6. Apply glue to the front legs and clamp them to the back legs. Use the lines you drew in Step 1 to position the front legs. Drill holes in the front legs for screws and plugs, then run in the screws (Photo 5).
7. Make the back seat slat (A4, Fig. F) and lower back rail (A5, Fig. G). Note that the inside curve on each end of the lower back rail consists of three flat sections, to receive three back slats. The straighter these sections are, the stronger your joints will be. After sawing, use a file to straighten these cuts, if necessary. Use a file to flatten the rail’s center straight section, too. Drill holes for screws and plugs in the back seat slat and lower back rail, then round over the edges of both parts with a 3/8-in. router bit. Don’t round over the inner edge of the lower back rail, where the back slats (D1, D2) go.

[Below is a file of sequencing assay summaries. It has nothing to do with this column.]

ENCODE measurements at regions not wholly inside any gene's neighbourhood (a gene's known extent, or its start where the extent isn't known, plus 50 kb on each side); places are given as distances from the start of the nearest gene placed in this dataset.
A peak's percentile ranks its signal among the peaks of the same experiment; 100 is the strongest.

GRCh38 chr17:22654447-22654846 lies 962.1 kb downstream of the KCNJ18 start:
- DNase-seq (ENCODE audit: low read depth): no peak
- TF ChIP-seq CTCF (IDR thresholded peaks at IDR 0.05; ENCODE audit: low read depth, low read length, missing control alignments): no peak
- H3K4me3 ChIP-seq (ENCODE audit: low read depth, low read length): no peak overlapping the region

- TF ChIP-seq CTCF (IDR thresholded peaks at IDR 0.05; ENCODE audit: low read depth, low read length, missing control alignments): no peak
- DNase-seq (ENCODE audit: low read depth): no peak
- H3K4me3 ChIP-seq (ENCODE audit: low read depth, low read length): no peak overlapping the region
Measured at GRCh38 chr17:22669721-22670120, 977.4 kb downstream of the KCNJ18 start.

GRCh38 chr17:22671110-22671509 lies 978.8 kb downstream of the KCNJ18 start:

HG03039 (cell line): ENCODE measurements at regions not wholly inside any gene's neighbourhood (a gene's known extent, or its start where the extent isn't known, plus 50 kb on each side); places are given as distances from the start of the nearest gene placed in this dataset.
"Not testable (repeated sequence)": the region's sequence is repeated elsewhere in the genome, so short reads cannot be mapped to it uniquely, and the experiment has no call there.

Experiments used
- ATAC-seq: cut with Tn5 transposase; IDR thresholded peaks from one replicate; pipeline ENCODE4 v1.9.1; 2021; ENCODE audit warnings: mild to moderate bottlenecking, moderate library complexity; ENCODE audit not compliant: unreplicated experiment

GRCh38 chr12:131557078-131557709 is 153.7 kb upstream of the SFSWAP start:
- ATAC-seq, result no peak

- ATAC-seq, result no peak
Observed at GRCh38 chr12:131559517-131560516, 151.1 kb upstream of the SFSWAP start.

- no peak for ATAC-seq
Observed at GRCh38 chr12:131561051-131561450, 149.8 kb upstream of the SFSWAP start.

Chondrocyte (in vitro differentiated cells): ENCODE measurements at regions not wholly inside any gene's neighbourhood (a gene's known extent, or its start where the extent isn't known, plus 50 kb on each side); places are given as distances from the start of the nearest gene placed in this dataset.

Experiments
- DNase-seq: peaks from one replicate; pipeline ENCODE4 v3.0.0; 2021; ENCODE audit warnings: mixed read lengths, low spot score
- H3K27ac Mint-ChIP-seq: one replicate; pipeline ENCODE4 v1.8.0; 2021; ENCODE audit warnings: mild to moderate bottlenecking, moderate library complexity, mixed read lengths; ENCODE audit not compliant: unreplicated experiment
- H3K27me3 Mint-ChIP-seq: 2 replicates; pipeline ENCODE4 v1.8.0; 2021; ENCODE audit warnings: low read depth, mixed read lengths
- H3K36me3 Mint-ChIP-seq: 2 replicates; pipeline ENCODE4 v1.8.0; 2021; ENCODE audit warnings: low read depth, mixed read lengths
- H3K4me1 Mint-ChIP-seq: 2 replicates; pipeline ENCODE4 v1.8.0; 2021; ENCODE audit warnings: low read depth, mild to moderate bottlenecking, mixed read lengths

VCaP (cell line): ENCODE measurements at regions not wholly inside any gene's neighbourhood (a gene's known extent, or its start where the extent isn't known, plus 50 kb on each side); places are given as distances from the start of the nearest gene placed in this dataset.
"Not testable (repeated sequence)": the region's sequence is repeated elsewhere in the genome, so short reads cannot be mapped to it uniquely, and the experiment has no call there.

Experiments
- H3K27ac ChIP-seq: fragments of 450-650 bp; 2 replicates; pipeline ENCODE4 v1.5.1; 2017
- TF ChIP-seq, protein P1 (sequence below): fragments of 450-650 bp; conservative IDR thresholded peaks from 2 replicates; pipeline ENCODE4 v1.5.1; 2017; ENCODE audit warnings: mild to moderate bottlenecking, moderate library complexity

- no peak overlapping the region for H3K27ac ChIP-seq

8. Remove the seat slat you temporarily screwed to the back legs. Glue and screw the lower back rail in position. Screw the back seat slat next to it, but don’t glue it. Add the rest of the seat slats. Space them about 1/4- in. apart. Temporarily clamping some slats in position makes it easier to space them.
9. Remove the back seat slat.
Add the arm assembly
10. Rip two 5/4 pieces for each arm (C1) and glue them together (Photo 6). Cut each blank to length, then saw out the curves (Fig. J). Sand the glue joint, then round over both sides of the arm with a 1/4-in. roundover bit. Don’t round the curved section where the arm overlays the back rail.
11. Make the upper back rail (C2). This piece has three straight sections on either side (Fig. M), like the lower back rail. Trace the curves of the arm pieces on the ends of the rail. Cut out the rail using a bandsaw, with the table set at 90 degrees, and straighten the flat sections with a file. Rout a 30- degree bevel on the inside edge of the rail (Photo 7). Leave a 1/8-in.-thick blunt edge to guide the bit’s bearing.